Sleeping on Your Period: Everything You Need to Know

Is your menstrual cycle keeping you from clocking those precious hours of sleep? Here’s how to fix that.

By Loren Bullock

Just about every woman knows that your time of the month can bring chaos into your routine. Anything from mood swings, to breakouts, to bloating are on the table. But your menstrual cycle can also wreak havoc on your sleep.

If this sounds like you, you’re not alone. According to the National Sleep Foundation, many women report worse sleep right before their period as well as the first few days of it.

Period Issues That Disrupt Sleep

There are many factors that can keep you up at night while on your period, but the major three are cramps, fear of leaks, and temperature issues.


Cramps can be the biggest hurdle when it comes to sleeping with your cycle. During menstruation, the muscles around your abdomen (in the uterine walls) contract, sometimes painfully. This pain can be a mild annoyance or it can be so extreme that it causes nausea and vomiting.


It’s hard to get a solid 8 hours of sleep when you’re worried about bleeding all over your nice sheets, or having to get up in the middle of the night to change your hygiene products. It can be hard to fall asleep again once you get up—it’s even harder to get blood stains out in the wash.

Sleeping Hot

Due to fluctuating hormone levels, your body temperature is usually a tad higher when you’re on your period. The issue with this is that our body temperature needs to lower in order to feel sleepy.


Ways to Curb the Cramps

Good news! There are several ways to ease cramps or get rid of them completely. First off there are several sleeping positions that relieve cramps:

  • Fetal Position: When you first get cramps, your instinct is to curl up into a ball, and that is correct. Sleeping in the fetal position takes pressure off of those abdominal muscles that are causing you pain.
  • Straight on Your Side: If you don’t like the fetal position, sleep on your side stretched out. Sleeping on your left side is the best position for your organ placement.
  • On Your Back: As you may have guessed by now, sleeping on your back also takes the pressure off of your uterus and massages your abdomen.

Next, heat always works wonders. When experiencing cramps, apply a heating pad or hot water bottle to your lower abdomen. Heat increases blood flow to the area and relieves the pain.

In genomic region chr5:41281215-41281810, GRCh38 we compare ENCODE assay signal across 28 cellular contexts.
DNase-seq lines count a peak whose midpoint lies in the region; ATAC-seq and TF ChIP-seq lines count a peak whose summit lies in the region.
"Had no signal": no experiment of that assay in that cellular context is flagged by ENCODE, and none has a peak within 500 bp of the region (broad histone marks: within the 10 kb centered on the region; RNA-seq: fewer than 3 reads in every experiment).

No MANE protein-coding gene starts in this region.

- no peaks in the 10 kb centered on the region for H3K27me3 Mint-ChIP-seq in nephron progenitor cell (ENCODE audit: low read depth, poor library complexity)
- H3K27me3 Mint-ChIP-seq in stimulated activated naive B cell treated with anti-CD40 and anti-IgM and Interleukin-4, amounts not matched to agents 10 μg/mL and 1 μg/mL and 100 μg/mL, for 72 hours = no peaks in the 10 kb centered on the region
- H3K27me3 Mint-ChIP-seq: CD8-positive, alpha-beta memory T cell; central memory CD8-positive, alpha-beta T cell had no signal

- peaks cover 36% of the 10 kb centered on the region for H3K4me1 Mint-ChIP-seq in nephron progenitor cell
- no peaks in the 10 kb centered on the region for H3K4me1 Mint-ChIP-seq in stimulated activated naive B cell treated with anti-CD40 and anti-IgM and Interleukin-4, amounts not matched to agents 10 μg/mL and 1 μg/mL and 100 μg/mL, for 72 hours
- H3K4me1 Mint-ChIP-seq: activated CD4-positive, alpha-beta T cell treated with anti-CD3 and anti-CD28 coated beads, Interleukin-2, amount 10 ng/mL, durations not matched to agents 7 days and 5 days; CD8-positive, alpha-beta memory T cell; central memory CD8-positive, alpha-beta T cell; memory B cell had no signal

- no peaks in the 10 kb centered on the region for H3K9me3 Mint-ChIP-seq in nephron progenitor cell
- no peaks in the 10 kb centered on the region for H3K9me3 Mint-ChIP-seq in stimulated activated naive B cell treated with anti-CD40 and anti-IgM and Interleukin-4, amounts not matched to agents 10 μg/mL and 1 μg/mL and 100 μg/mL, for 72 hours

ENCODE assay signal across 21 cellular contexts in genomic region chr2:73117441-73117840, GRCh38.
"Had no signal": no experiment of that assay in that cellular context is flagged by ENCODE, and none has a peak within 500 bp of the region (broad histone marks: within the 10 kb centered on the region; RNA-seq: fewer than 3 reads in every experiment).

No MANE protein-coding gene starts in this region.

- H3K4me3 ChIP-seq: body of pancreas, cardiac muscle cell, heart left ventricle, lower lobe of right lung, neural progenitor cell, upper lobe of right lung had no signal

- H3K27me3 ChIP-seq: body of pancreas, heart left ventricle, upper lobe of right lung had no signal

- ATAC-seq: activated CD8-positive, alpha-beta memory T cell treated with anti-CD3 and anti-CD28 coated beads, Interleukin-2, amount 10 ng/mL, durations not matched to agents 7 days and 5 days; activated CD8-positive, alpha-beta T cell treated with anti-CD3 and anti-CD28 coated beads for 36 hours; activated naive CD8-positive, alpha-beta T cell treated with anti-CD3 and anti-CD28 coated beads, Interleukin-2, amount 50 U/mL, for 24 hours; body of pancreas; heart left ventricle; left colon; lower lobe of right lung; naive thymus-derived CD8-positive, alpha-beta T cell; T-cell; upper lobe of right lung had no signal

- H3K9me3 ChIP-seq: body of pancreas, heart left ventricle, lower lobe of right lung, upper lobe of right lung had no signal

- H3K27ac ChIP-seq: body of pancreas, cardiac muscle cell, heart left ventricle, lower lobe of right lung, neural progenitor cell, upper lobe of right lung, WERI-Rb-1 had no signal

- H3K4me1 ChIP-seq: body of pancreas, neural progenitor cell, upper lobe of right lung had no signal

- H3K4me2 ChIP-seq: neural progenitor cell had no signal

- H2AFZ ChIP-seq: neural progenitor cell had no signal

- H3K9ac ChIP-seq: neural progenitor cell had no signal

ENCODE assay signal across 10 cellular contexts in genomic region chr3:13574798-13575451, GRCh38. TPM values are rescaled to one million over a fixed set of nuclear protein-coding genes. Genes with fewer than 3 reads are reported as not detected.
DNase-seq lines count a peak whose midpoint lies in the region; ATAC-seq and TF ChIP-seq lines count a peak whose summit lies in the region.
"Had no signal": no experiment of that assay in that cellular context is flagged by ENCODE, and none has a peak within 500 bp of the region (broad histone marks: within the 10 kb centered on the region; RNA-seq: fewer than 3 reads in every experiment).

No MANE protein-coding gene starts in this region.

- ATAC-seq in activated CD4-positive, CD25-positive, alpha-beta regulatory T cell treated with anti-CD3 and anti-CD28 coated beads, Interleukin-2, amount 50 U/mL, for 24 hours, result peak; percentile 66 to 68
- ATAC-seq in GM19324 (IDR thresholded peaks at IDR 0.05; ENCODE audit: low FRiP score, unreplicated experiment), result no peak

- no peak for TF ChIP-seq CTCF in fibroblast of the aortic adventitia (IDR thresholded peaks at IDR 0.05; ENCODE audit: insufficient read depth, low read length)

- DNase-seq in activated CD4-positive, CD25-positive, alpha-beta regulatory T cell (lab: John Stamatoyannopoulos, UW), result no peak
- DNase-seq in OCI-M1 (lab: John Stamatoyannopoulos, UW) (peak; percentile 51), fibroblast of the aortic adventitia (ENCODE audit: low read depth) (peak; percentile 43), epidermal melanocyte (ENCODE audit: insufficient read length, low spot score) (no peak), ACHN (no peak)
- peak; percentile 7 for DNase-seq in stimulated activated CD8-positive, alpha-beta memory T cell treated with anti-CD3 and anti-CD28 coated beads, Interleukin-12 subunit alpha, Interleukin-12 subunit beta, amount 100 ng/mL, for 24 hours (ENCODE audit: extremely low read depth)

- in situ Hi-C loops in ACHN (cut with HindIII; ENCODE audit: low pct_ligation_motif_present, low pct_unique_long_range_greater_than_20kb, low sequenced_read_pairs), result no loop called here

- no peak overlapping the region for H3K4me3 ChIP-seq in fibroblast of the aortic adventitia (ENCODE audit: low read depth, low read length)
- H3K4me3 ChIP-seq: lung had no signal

Yoga or exercise is also an option of you suffer from painful cramps. Yoga especially stretches out your body and releases endorphins.

If none of these options work, you can always just take some mild pain medication such as ibuprofen or aspirin. Talk to your doctor if you are on any other medication to make sure this is okay.

Use Extra Nighttime Protection

There are two issues that come with using a tampon at night. One: it only lasts up to 8 hours. Two: if your flow is heavy, it may not last that long. Having to get up in the middle of the night to change is both aggravating and disrupts your sleep. You may want to consider using a menstrual cup with a backup pad.

Menstrual cups not only catch more flow, but they don’t have to be changed for at least 12 hours. This gives you plenty of time to rest, and plenty of security not to worry.

Also, if you are still worried about leaking, avoid sleeping on your stomach. When you sleep on your front, your body pushes pressure on your uterus and causes more blood to come out as you rest.

Keep Your Bedroom Cool

The best way to combat sleeping hot is to keep your bedroom anywhere between 60-67 degrees fahrenheit. To keep your body cool, consider a warm bath before bed. This will, ironically, bring your temperature down and help you wind down to sleep.


Sleeping on your period can pose many obstacles to that restful 8 hours. If you are experiencing sleep problems, there are many ways to solve them: from the fetal position, to menstrual cups, to warm baths. Try one of these solutions and keep your sleep in check.

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